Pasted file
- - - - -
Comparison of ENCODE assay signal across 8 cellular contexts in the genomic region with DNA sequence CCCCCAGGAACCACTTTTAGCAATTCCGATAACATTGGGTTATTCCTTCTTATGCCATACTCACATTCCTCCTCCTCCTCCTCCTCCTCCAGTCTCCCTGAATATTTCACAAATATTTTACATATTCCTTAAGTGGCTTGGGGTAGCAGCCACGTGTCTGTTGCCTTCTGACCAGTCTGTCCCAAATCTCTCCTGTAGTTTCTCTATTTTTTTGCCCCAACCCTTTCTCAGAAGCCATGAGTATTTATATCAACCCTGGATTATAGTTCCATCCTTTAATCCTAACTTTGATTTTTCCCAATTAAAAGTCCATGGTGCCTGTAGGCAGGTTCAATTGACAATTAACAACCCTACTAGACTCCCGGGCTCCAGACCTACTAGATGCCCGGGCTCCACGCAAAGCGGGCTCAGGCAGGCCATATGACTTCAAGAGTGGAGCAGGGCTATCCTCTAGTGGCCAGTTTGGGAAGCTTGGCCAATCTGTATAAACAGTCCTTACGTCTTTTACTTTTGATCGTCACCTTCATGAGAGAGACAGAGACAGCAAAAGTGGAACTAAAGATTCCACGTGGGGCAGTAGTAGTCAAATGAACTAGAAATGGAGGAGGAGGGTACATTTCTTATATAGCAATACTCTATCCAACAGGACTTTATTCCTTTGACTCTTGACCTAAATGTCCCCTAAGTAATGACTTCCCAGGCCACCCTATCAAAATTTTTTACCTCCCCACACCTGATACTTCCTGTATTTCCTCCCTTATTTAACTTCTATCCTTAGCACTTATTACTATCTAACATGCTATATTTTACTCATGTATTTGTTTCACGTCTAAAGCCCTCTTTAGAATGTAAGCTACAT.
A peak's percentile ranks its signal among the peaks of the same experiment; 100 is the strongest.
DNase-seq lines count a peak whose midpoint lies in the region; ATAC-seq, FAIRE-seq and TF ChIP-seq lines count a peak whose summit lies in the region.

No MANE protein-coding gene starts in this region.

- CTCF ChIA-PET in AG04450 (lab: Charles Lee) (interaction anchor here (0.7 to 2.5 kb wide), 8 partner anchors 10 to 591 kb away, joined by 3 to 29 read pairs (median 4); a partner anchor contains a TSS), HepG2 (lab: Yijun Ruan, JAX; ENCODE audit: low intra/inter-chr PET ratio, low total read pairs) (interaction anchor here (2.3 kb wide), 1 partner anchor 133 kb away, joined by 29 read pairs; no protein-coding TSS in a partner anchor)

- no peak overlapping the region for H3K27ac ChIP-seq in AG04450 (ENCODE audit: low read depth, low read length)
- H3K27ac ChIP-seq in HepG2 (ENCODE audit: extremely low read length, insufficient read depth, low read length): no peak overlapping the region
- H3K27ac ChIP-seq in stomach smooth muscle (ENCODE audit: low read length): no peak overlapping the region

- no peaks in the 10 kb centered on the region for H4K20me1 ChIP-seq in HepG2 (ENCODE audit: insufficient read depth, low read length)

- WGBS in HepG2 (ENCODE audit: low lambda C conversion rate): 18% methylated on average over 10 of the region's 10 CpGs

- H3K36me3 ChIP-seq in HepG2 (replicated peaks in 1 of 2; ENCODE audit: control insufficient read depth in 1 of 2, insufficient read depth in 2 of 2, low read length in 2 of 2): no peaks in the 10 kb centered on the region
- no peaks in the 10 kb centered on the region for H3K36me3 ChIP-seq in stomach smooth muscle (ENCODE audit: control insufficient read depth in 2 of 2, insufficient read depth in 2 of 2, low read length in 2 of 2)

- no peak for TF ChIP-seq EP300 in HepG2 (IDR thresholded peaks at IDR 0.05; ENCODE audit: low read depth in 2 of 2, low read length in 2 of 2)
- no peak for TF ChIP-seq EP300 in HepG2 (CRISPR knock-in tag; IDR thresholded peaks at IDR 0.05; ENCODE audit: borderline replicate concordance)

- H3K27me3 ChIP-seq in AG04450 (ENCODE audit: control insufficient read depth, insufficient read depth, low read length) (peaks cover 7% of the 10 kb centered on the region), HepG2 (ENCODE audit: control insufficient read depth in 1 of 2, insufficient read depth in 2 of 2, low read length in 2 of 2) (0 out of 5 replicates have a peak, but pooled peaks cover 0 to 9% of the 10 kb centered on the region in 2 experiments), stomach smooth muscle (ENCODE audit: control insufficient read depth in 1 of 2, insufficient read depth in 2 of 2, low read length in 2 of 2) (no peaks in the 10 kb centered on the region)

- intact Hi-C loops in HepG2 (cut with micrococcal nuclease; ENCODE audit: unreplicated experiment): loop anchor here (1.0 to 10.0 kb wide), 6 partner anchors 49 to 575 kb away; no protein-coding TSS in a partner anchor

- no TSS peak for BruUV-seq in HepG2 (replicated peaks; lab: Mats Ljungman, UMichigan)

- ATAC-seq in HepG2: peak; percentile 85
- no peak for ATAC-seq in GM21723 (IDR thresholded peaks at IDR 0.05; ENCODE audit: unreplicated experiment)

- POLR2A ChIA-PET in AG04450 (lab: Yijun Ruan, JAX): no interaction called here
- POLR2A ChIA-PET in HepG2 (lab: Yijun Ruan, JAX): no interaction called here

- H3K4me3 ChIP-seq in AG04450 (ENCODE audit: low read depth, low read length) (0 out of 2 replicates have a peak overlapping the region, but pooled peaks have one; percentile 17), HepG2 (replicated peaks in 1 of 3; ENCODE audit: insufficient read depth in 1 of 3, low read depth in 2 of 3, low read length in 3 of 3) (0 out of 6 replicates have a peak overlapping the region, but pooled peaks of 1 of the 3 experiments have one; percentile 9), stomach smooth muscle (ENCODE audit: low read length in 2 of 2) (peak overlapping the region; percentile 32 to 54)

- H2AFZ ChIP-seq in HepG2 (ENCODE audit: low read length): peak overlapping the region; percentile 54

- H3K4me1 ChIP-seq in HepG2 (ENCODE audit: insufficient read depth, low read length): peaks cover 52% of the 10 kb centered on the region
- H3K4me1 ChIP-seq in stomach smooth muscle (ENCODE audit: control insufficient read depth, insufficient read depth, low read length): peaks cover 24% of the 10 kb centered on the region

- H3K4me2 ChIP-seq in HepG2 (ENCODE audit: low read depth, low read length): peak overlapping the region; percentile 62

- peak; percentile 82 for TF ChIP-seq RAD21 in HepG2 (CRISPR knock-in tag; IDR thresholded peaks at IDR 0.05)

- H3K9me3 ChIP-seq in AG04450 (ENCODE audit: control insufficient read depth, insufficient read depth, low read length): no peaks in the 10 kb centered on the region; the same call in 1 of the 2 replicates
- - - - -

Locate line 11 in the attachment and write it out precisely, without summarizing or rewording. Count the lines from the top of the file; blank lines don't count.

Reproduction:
- H3K36me3 ChIP-seq in HepG2 (replicated peaks in 1 of 2; ENCODE audit: control insufficient read depth in 1 of 2, insufficient read depth in 2 of 2, low read length in 2 of 2): no peaks in the 10 kb centered on the region